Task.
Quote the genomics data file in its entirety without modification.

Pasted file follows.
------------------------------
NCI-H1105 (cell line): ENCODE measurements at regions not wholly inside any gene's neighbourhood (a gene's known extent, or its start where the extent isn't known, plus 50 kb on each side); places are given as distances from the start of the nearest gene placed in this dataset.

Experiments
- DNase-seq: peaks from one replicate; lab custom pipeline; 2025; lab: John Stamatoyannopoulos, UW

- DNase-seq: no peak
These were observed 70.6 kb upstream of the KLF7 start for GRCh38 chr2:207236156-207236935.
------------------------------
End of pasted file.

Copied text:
NCI-H1105 (cell line): ENCODE measurements at regions not wholly inside any gene's neighbourhood (a gene's known extent, or its start where the extent isn't known, plus 50 kb on each side); places are given as distances from the start of the nearest gene placed in this dataset.

Experiments
- DNase-seq: peaks from one replicate; lab custom pipeline; 2025; lab: John Stamatoyannopoulos, UW

- DNase-seq: no peak
These were observed 70.6 kb upstream of the KLF7 start for GRCh38 chr2:207236156-207236935.